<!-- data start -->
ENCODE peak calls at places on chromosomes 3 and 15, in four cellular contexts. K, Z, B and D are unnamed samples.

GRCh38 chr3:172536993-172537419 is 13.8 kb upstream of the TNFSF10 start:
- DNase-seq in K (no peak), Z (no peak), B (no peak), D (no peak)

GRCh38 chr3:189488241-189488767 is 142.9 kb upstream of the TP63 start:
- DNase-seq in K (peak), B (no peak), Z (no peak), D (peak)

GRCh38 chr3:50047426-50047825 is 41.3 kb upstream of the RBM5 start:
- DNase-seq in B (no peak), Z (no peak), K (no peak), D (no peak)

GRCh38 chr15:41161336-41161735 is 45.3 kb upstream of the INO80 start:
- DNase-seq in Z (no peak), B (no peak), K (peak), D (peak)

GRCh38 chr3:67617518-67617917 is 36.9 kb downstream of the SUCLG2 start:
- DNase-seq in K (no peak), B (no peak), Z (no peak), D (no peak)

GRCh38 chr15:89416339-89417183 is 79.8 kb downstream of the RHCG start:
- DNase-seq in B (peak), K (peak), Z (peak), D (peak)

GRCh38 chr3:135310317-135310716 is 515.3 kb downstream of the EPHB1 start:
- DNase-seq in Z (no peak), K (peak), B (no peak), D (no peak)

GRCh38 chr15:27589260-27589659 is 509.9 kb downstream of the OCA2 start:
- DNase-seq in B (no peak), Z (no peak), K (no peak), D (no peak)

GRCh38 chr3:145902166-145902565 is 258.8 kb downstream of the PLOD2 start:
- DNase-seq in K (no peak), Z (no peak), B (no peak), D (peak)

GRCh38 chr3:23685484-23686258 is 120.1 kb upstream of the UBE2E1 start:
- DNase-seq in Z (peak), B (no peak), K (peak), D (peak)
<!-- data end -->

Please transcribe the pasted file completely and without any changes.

ENCODE peak calls at places on chromosomes 3 and 15, in four cellular contexts. K, Z, B and D are unnamed samples.

GRCh38 chr3:172536993-172537419 is 13.8 kb upstream of the TNFSF10 start:
- DNase-seq in K (no peak), Z (no peak), B (no peak), D (no peak)

GRCh38 chr3:189488241-189488767 is 142.9 kb upstream of the TP63 start:
- DNase-seq in K (peak), B (no peak), Z (no peak), D (peak)

GRCh38 chr3:50047426-50047825 is 41.3 kb upstream of the RBM5 start:
- DNase-seq in B (no peak), Z (no peak), K (no peak), D (no peak)

GRCh38 chr15:41161336-41161735 is 45.3 kb upstream of the INO80 start:
- DNase-seq in Z (no peak), B (no peak), K (peak), D (peak)

GRCh38 chr3:67617518-67617917 is 36.9 kb downstream of the SUCLG2 start:
- DNase-seq in K (no peak), B (no peak), Z (no peak), D (no peak)

GRCh38 chr15:89416339-89417183 is 79.8 kb downstream of the RHCG start:
- DNase-seq in B (peak), K (peak), Z (peak), D (peak)

GRCh38 chr3:135310317-135310716 is 515.3 kb downstream of the EPHB1 start:
- DNase-seq in Z (no peak), K (peak), B (no peak), D (no peak)

GRCh38 chr15:27589260-27589659 is 509.9 kb downstream of the OCA2 start:
- DNase-seq in B (no peak), Z (no peak), K (no peak), D (no peak)

GRCh38 chr3:145902166-145902565 is 258.8 kb downstream of the PLOD2 start:
- DNase-seq in K (no peak), Z (no peak), B (no peak), D (peak)

GRCh38 chr3:23685484-23686258 is 120.1 kb upstream of the UBE2E1 start:
- DNase-seq in Z (peak), B (no peak), K (peak), D (peak)